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'I want to be a Priyanka Chopra in reverse'

August 31, 2017 09:00 IST

'I want to go back to India after my success here.'

Siddharth Dhananjay wants an O-1 visa.

The 24-year-old Thiruvanathapuram-born, Jakarta-raised, Iowa-educated, actor has a major indie film coming up in the US.

Fox Searchlight's Patty Cake$ has already been the darling of the Sundance, SXSW and Cannes film festivals.

The film -- a coming of age story about an unlikely groups of three friends -- Patti (Australian actress Danielle Macdonald), an overweight New Jersey waitress who dreams of becoming a rap star; her BFF Hareesh (Dhananjay), a pharmacist by the day, who shares Patti's dream and adopts a rapper name Jheri; and a mysterious African American man Basterd (Mamoudou Athie), who provides the technical support to the group and is also Patti's love interest.

We root for all three of them even when the film tends to follow a familiar track.

With its amazing soundtrack, terrific performances, Patti Cake$ is a warm hearted, entertaining film that should win a large audience.

For Dhananjay, a joke of sorts led to Hareesh.

While studying at Grinnell College, a liberal arts institution in Grinnell, Iowa, Dhananjay and two of his friends made a few videos that spoofed rap musicians.

The videos are still available on YouTube where the actor goes by the name of Dhananjay the First.

The videos were a hit, and Dhananjay was contacted by the team behind Patti Cake$, then a project at the Sundance Lab.

They wanted the young Indian to come to Park City, Utah, to audition with Macdonald.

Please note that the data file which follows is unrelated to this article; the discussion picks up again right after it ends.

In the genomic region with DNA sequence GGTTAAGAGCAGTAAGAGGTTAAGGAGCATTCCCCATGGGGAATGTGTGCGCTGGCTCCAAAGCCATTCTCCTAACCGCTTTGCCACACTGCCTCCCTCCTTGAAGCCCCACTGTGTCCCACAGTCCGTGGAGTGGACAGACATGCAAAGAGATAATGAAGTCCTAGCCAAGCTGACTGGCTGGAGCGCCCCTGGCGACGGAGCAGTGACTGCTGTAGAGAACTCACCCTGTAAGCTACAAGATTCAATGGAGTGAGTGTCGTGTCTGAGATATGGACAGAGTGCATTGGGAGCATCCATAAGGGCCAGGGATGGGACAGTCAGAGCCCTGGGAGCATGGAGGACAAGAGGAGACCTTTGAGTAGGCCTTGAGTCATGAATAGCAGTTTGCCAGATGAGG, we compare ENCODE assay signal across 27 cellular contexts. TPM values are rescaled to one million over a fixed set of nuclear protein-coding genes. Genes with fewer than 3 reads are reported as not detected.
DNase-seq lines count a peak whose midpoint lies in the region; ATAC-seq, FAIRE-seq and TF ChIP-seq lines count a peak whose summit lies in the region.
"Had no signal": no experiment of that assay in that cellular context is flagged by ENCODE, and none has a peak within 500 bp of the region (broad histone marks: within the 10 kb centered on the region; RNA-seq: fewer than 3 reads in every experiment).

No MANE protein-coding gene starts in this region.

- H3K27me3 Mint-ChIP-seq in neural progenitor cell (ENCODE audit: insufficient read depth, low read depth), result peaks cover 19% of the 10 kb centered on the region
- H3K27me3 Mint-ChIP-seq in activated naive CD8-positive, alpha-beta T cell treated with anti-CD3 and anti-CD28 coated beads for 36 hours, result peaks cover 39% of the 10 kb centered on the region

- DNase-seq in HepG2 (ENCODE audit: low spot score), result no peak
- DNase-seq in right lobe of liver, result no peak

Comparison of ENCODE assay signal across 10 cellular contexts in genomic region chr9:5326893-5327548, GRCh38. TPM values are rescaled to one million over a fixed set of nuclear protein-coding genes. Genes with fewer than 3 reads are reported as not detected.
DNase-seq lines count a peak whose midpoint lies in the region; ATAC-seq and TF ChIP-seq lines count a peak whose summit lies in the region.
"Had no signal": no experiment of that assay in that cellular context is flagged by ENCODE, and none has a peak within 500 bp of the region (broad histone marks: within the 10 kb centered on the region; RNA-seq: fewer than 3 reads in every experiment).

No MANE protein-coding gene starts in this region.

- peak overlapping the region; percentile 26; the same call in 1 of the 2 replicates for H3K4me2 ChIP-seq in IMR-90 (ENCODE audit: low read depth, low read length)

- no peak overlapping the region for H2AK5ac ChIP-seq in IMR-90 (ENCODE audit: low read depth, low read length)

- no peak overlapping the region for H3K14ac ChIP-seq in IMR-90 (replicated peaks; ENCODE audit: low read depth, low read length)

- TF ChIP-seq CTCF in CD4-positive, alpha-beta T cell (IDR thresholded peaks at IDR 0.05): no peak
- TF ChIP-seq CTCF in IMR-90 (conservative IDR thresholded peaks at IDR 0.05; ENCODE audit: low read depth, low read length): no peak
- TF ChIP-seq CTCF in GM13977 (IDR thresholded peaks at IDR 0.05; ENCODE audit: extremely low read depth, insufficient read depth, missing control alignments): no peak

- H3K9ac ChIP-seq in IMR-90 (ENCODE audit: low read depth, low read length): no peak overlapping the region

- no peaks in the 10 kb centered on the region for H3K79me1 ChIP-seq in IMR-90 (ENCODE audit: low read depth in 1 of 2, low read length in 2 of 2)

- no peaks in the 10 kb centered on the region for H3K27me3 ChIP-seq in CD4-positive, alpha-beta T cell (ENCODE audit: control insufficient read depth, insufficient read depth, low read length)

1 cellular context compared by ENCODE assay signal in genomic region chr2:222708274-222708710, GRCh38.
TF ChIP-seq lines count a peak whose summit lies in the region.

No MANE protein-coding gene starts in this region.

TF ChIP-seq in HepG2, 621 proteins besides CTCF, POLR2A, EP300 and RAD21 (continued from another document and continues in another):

Following the audition, Dhananjay spent a year in New York doing odd jobs at ad agencies, working on his OPT (Optional Practical Training) visa.

The visa expired after a year and Dhananjay moved to Bangalore.

Eventually, he heard from the film's team.

The project was on.

But for Dhananjay to work in the film he had to get an O-1 visa, given mostly to artists and other creative people.

When he failed to get the visa, the film's producers (they are also the team behind The Beast of the Southern Wild) managed to secure Dhananjay an O-2 visa, making a case that his work in the film was a vital support to Macdonald's character.

Hollywood and casting agents are already noticing Dhananjay in the film. But he has an Indian passport and without an O-1 visa, he cannot get any more acting work in the US.

Aseem Chhabra spoke to Dhananjay on the phone as he was promoting the film in New York, basking in the limelight.

This is such a winning, happy film. You were really cool in it. Are you enjoying this overnight celebrity status?

Yeah, definitely. I am squeezing it out to the last drop.

No, but seriously. How many people land a major role in an indie film with Fox Searchlight, while they are in Bangalore?
What were you doing in Bangalore?

I was staying with my aunt.

I was basically faking trying to find a job because I was hoping this movie is going to happen.

I was hanging out with my friends. Just chilling.

What was the gap in the time period from when they auditioned you to the time when they said the movie was on?

I was about to graduate from college in the summer of 2014, that's when they called me to the Sundance lab.

I went there for a week. But I had no idea if the movie was going to be made or I would be cast in it.

I was then in New York interning at ad agencies until my OPT ran out and I had to leave for India. It was almost two years.

The film worked out. What does it feel?
You were leading a normal life in Bangalore and then this happened. This is what fairy tales are about.

Yeah, definitely.

I haven't even had the time to step back and think about what's happening.

It's just been one thing after another. So I am taking it one by one and having a good time.

This is a first time for me for all of these things. It's still very exciting to me.

I hope it's like this forever.

It was incredible being in Sundance and Cannes and have people love the movie as much as we did working on it. It was overwhelming.

I can't really watch the movie objectively at all.

I look at it as the fun time I had last summer.